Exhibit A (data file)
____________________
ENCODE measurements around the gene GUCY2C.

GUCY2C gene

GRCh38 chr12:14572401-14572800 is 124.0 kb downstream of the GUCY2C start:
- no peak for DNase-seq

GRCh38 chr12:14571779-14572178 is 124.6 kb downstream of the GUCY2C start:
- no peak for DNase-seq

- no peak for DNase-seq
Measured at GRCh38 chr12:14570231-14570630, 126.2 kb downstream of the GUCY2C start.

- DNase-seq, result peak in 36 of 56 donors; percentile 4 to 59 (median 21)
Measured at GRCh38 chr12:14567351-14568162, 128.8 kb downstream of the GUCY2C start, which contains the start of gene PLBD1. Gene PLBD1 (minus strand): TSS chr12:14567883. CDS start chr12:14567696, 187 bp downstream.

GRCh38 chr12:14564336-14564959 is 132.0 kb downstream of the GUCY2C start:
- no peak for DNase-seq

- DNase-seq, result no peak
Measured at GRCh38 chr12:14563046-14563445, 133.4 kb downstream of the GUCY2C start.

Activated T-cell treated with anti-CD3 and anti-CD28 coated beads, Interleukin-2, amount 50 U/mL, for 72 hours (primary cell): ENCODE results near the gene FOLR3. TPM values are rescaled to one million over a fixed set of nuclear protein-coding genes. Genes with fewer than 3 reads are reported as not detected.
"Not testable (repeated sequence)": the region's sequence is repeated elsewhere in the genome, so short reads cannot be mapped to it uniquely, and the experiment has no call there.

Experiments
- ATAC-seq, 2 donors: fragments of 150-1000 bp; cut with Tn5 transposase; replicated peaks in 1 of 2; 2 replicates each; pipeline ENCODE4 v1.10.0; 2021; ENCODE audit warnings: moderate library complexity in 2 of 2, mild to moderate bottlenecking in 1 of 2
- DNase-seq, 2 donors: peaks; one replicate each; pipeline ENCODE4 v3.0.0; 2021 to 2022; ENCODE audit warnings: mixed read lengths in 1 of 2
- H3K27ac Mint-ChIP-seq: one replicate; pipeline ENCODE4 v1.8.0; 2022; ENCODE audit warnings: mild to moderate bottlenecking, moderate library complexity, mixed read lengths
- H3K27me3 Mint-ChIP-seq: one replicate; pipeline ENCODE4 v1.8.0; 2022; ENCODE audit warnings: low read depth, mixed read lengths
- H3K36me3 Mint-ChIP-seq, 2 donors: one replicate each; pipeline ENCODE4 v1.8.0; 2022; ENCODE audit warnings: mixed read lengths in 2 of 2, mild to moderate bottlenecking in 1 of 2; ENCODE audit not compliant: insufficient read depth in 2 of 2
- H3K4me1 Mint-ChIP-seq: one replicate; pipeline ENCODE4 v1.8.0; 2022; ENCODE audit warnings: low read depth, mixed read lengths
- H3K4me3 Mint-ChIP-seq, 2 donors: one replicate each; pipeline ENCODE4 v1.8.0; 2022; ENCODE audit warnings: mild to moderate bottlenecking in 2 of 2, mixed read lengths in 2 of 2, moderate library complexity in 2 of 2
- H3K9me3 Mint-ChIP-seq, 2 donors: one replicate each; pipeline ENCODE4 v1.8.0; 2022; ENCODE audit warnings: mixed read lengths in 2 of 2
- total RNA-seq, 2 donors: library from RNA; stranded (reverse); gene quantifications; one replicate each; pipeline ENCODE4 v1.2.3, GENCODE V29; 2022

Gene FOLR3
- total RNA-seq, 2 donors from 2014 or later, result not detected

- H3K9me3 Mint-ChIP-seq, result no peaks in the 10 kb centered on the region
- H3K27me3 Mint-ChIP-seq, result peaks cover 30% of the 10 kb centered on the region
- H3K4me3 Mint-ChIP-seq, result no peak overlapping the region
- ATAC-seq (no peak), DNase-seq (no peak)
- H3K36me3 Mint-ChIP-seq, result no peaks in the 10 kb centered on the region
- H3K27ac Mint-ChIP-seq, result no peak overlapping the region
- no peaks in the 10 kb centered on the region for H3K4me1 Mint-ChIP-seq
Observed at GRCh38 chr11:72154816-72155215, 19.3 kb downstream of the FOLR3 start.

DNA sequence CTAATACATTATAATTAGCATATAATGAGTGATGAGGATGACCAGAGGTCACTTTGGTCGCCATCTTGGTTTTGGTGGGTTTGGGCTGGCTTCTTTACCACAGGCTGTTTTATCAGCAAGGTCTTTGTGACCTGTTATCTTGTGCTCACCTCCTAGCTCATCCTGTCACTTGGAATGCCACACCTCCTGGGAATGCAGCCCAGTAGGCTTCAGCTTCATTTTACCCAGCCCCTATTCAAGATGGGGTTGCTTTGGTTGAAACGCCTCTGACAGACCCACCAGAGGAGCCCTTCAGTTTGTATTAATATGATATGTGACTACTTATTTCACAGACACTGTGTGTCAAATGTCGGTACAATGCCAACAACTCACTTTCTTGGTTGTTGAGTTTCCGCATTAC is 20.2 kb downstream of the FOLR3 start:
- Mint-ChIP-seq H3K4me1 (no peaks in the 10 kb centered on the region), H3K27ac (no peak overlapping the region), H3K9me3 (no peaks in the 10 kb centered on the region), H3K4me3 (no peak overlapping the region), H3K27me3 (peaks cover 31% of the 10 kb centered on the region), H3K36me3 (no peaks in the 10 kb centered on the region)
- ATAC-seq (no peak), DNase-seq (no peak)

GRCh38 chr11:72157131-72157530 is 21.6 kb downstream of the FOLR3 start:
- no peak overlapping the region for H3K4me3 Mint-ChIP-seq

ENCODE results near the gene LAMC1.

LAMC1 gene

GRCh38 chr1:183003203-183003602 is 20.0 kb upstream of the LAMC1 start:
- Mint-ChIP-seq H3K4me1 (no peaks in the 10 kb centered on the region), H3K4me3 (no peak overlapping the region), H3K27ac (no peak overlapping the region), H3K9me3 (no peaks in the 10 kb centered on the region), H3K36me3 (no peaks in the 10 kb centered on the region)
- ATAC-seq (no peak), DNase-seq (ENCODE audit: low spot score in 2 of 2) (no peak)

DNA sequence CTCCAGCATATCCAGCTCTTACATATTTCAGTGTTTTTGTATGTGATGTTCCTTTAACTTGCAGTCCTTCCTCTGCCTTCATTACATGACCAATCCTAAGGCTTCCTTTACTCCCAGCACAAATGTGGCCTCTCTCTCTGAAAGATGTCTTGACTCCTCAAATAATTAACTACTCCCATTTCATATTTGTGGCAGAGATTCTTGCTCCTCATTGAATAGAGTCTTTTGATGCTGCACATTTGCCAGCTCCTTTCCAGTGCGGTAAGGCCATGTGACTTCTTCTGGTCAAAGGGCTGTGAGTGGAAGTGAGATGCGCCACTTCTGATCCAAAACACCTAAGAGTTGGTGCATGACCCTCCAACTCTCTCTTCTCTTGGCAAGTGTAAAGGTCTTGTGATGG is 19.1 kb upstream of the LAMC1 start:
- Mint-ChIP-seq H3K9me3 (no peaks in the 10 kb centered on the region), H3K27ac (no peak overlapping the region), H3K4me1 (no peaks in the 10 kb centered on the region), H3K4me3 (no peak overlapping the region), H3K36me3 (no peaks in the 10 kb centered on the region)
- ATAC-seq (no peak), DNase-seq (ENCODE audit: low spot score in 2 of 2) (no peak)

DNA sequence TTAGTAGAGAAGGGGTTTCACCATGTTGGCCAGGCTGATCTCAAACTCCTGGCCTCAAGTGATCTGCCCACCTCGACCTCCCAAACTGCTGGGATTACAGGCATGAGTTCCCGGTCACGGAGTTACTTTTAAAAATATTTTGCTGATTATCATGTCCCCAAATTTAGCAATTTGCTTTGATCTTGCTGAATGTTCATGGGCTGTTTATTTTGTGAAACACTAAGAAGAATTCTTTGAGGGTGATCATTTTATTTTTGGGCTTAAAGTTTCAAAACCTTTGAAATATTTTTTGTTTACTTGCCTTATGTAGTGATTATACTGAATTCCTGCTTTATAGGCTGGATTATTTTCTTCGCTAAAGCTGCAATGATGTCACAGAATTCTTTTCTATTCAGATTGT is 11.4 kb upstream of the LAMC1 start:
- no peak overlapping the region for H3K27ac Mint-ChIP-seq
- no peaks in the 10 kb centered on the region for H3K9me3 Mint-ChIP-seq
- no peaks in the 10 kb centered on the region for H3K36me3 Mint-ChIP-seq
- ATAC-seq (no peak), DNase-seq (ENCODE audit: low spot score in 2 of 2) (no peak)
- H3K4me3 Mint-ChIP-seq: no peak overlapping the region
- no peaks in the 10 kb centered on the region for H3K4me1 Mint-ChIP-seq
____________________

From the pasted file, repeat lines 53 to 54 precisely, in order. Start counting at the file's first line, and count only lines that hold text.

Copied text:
- no peaks in the 10 kb centered on the region for H3K36me3 Mint-ChIP-seq
- ATAC-seq (no peak), DNase-seq (ENCODE audit: low spot score in 2 of 2) (no peak)